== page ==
“Insurance companies cover rehab costs for people with back injuries, but not for people with spinal cord injuries,” explains Purcell. “We were practically thrown to the curb. At that time, I was so immobile that I couldn’t even raise my arms to feed myself.”

Instead of giving up, Purcell’s mother chose to battle his SCI with long-term rehab. She enrolled Purcell in Project Walk, a rehabilitation facility located in Carlsbad, California, but one that came with an annual cost of over $100,000.

“My parents paid for rehabilitation treatment for over three years,” says Purcell. “Throughout that time, they taught me the importance of patience, compassion, and unconditional love.”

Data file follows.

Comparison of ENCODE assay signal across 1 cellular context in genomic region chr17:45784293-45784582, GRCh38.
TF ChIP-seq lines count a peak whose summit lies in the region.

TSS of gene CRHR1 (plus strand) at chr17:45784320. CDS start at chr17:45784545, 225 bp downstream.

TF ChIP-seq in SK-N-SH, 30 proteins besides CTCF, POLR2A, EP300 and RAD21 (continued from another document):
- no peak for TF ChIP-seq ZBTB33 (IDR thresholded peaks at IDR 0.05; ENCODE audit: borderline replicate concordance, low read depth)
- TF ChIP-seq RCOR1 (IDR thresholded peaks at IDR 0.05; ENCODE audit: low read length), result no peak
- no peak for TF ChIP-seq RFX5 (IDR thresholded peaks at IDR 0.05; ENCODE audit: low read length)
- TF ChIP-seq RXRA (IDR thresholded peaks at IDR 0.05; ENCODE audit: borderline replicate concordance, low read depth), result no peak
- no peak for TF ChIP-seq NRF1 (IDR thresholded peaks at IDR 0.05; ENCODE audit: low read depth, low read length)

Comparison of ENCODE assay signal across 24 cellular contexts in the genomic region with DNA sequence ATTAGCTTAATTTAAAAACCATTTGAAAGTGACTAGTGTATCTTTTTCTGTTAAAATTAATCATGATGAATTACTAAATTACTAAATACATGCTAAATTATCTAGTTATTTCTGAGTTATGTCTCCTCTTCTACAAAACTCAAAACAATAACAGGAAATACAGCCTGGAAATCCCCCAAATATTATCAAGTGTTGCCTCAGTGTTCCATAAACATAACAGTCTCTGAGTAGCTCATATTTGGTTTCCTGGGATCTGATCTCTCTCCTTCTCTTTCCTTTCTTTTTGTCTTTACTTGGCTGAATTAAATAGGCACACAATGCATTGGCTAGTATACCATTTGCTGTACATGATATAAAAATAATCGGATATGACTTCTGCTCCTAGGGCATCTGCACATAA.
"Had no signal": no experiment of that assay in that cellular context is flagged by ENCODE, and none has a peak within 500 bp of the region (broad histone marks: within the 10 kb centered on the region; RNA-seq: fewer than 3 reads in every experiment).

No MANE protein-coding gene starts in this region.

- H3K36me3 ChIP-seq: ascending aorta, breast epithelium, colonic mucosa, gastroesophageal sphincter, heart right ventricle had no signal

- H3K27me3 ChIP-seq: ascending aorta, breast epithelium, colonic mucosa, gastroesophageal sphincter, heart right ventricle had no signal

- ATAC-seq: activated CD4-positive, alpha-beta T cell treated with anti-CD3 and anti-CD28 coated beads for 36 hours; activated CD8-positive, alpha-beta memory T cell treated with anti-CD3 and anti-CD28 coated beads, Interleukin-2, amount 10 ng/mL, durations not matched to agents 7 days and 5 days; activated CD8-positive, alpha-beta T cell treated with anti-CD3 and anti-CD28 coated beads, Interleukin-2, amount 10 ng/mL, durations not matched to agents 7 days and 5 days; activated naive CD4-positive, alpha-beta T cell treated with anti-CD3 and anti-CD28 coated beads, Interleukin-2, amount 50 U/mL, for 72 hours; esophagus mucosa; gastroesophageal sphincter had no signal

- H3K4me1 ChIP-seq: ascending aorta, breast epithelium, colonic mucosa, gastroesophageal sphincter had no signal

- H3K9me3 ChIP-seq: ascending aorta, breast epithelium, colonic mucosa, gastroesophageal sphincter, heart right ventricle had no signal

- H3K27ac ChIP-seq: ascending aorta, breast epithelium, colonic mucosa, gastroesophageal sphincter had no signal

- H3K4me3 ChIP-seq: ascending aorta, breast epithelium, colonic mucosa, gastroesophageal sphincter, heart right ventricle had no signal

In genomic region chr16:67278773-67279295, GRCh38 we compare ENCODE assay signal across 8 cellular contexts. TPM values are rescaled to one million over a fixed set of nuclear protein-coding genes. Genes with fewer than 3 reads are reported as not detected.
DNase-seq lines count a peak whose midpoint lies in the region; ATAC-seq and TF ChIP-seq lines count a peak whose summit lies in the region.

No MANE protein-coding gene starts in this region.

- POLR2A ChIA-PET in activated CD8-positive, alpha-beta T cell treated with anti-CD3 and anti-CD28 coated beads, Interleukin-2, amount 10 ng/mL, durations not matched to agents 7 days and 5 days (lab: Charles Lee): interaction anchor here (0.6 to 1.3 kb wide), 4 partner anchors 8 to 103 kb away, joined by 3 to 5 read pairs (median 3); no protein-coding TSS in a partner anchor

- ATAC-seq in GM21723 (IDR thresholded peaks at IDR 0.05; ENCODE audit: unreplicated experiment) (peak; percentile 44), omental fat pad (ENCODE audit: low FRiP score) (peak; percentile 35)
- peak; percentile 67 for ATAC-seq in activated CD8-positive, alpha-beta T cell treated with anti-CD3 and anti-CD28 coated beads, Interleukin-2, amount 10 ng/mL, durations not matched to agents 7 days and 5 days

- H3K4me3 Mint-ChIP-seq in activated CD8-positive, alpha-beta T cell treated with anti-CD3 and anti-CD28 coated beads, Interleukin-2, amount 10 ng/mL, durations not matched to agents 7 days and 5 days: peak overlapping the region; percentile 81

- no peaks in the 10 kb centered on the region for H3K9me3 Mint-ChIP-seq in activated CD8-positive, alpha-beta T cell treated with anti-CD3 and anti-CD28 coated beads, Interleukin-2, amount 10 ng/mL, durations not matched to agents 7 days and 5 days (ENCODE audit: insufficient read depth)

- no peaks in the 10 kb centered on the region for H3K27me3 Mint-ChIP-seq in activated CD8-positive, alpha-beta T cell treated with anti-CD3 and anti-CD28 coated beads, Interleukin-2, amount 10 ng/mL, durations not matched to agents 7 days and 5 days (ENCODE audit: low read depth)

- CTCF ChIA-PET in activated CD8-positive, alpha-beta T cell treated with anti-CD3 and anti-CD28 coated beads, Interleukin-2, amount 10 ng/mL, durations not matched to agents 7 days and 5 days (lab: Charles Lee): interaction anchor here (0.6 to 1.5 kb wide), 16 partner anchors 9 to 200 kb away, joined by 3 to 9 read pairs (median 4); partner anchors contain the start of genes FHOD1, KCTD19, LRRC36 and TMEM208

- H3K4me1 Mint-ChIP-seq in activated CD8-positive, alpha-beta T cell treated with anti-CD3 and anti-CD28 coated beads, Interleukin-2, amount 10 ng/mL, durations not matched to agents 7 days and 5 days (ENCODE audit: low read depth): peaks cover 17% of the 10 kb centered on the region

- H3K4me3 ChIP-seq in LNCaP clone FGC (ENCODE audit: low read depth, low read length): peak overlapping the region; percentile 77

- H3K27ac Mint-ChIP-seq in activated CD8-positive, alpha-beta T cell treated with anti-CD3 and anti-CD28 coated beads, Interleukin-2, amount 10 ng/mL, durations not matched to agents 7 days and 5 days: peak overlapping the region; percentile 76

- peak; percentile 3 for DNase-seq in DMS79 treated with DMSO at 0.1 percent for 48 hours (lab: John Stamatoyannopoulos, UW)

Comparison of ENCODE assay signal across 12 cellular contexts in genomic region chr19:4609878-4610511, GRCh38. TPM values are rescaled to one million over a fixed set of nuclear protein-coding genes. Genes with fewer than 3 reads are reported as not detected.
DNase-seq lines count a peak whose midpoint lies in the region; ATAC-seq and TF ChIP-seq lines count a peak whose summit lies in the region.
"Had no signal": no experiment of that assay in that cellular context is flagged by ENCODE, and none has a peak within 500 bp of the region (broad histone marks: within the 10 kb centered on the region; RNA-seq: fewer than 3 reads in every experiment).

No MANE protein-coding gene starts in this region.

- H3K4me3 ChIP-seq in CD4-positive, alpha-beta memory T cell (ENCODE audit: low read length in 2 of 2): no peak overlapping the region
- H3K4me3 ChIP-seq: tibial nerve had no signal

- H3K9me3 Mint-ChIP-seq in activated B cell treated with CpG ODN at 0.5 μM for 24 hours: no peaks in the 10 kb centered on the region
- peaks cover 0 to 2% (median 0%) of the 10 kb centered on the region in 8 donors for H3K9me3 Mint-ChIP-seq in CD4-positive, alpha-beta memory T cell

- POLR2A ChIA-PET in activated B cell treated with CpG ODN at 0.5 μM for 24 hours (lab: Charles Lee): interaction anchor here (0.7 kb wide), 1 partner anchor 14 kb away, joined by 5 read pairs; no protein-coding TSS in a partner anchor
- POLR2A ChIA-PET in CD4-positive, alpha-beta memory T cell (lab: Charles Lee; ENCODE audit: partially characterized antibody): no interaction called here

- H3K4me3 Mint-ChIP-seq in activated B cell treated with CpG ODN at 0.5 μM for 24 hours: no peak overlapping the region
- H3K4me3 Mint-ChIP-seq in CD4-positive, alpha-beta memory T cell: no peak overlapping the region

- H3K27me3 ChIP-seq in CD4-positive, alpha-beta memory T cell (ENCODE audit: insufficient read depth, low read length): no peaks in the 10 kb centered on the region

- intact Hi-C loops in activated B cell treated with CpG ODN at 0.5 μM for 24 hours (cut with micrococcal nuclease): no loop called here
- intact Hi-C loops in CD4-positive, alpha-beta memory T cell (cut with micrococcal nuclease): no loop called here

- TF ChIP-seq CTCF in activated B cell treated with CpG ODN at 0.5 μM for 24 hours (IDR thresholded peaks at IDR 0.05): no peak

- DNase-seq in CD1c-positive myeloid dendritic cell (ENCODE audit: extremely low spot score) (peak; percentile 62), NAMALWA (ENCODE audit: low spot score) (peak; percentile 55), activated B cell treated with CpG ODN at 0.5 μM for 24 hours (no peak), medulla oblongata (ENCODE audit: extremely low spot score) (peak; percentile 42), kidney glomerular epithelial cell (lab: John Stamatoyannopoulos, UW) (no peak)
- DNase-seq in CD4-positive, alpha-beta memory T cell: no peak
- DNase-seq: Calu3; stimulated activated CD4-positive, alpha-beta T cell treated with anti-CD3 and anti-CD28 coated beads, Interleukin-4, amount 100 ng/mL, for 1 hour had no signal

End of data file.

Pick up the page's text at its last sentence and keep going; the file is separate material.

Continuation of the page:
Yet despite his family’s support, Purcell still struggled. “Those were dark days when I couldn’t bring myself to accept the bleak prognosis ahead of me,” he says. “I faced life in a wheelchair and the never-ending struggle for healthcare access, coverage, and advocacy. I hit my share of low points, and there were times when I seriously contemplated giving up on life altogether.”

Purcell finds a new purpose in helping others with SCIs

After long months of depression and self-doubt, Purcell’s mother determined it was time for her son to find purpose beyond rehabilitation.

“My mom suggested I start Walking With Anthony to show people with spinal cord injuries that they were not alone,” Purcell remarks. “When I began to focus on other people besides myself, I realized that people all around the world with spinal cord injuries were suffering because of restrictions on coverage and healthcare access. The question that plagued me most was, ‘What about the people with spinal cord injuries who cannot afford the cost of rehabilitation?’ I had no idea how they were managing.”